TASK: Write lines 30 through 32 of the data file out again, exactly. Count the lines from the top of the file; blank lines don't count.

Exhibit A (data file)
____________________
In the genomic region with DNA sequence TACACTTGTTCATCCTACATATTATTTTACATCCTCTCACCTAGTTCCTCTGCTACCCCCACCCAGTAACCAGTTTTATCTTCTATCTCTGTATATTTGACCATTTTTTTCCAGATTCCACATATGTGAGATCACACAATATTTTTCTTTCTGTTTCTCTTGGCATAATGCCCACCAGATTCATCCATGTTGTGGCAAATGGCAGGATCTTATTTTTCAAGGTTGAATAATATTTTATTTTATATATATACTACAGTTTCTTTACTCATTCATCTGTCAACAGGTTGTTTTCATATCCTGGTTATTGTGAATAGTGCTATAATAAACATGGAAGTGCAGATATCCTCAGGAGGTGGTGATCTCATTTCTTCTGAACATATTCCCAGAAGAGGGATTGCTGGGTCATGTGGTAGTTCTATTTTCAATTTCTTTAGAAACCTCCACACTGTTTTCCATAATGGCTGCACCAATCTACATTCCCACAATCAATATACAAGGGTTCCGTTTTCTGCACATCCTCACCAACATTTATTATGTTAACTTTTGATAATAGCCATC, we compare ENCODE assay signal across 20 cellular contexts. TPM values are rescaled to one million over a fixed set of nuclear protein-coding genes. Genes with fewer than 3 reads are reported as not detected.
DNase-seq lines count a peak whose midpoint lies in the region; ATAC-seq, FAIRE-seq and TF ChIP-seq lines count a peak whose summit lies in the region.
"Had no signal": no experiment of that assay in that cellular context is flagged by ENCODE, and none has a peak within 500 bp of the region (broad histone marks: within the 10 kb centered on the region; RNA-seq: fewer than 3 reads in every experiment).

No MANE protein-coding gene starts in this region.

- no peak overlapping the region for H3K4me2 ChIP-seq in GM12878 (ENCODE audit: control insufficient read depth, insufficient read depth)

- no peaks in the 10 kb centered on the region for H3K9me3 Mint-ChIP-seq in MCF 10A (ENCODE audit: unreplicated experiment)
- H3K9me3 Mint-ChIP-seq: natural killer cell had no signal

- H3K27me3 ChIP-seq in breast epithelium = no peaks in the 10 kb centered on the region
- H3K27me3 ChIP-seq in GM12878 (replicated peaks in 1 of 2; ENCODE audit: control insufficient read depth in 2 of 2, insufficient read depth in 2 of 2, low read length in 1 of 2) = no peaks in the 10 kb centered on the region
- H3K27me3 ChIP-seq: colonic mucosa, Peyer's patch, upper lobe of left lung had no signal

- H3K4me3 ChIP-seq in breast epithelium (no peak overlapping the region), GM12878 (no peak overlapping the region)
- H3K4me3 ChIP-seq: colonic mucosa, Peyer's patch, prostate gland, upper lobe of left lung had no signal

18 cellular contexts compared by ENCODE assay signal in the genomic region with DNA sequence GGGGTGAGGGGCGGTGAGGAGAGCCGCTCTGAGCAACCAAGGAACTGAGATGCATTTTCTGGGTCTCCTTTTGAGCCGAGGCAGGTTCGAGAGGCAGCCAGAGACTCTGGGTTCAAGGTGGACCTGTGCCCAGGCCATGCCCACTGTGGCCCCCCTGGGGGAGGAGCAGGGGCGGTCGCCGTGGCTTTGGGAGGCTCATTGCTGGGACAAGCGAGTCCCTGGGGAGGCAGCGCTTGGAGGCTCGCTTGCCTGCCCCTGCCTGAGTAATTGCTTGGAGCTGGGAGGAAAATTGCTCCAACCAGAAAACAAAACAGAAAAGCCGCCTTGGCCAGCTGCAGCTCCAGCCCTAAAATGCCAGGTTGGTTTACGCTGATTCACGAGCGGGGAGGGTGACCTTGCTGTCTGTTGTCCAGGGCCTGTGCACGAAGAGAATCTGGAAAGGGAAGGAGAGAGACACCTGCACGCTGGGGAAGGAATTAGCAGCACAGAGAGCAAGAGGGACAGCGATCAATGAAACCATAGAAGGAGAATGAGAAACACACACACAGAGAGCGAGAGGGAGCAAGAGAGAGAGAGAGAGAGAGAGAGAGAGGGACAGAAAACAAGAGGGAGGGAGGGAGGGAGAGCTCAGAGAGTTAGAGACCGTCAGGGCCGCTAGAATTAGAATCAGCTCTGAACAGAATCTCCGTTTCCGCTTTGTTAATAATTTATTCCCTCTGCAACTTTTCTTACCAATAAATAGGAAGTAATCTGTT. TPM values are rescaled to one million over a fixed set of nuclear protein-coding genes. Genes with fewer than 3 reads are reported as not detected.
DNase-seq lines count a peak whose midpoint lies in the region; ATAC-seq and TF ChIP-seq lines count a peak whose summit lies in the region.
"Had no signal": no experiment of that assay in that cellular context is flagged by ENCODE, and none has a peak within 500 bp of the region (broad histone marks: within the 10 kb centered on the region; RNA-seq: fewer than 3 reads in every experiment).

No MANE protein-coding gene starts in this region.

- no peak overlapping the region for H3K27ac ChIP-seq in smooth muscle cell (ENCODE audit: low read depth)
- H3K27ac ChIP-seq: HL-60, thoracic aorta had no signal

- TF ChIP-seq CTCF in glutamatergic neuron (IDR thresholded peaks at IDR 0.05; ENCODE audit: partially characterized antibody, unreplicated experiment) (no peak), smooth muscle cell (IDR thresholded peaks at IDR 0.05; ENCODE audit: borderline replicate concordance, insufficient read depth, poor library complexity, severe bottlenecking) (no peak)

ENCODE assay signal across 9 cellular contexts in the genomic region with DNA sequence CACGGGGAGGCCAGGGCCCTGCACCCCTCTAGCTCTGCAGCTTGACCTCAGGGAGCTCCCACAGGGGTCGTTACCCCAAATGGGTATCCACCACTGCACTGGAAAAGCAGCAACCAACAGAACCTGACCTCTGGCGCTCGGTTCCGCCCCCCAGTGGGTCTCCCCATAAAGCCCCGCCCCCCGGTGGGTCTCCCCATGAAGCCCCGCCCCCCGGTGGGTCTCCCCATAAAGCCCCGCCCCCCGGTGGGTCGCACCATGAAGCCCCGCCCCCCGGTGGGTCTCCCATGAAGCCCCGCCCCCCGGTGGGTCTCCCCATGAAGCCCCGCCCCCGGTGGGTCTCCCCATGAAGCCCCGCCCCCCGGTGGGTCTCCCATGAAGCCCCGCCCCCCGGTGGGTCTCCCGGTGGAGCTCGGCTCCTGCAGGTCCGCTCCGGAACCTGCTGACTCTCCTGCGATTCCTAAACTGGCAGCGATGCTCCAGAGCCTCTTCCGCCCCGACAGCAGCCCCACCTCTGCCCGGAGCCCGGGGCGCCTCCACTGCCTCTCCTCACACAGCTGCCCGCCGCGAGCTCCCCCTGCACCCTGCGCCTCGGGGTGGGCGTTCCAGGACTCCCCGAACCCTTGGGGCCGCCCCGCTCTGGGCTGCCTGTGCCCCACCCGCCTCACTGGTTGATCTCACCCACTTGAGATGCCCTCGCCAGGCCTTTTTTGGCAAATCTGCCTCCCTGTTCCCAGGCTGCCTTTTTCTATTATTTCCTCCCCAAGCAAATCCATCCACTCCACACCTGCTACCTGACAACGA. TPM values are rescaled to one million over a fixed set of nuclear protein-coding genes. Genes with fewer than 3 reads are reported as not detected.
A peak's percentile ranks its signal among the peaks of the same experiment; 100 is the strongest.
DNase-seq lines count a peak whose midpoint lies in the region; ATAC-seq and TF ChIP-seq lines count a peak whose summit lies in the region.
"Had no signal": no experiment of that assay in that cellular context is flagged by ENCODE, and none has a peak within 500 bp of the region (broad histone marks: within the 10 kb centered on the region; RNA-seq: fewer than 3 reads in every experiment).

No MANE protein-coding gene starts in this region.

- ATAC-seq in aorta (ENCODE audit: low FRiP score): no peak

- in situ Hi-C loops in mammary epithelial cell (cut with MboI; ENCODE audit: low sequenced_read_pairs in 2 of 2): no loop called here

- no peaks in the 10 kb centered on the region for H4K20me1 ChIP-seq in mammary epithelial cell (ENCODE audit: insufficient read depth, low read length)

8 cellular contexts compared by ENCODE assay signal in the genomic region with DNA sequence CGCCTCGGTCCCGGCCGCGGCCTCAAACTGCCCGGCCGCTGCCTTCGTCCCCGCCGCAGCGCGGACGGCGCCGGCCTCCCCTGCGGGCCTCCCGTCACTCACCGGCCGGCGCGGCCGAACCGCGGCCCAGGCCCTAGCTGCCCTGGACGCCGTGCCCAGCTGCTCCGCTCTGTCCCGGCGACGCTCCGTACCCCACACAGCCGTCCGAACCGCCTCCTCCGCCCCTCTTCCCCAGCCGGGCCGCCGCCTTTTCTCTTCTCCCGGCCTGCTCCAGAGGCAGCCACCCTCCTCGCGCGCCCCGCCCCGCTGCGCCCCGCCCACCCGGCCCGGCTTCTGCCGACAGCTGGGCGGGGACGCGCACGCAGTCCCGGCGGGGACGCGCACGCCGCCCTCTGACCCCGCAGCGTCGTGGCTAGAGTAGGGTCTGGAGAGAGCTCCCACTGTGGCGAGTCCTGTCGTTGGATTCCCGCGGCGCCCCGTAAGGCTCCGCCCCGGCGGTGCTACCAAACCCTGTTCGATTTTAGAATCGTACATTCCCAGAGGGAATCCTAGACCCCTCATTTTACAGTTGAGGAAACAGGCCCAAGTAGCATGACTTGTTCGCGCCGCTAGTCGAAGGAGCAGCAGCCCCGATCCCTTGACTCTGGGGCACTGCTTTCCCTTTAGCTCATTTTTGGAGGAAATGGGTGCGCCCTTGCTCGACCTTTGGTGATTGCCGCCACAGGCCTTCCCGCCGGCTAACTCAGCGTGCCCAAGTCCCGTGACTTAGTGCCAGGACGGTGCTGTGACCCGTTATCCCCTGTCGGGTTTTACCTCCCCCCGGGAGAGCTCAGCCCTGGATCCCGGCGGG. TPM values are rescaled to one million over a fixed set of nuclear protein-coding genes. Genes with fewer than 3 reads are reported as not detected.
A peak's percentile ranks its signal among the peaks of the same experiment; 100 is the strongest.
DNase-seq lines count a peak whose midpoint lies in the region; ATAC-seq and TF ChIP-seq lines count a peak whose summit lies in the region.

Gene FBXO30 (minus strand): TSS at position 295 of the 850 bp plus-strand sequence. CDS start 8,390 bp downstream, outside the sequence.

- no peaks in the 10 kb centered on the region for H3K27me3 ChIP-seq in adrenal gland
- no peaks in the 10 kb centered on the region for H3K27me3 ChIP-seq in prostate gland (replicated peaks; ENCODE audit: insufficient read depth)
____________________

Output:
DNase-seq lines count a peak whose midpoint lies in the region; ATAC-seq and TF ChIP-seq lines count a peak whose summit lies in the region.

Gene FBXO30 (minus strand): TSS at position 295 of the 850 bp plus-strand sequence. CDS start 8,390 bp downstream, outside the sequence.

- no peaks in the 10 kb centered on the region for H3K27me3 ChIP-seq in adrenal gland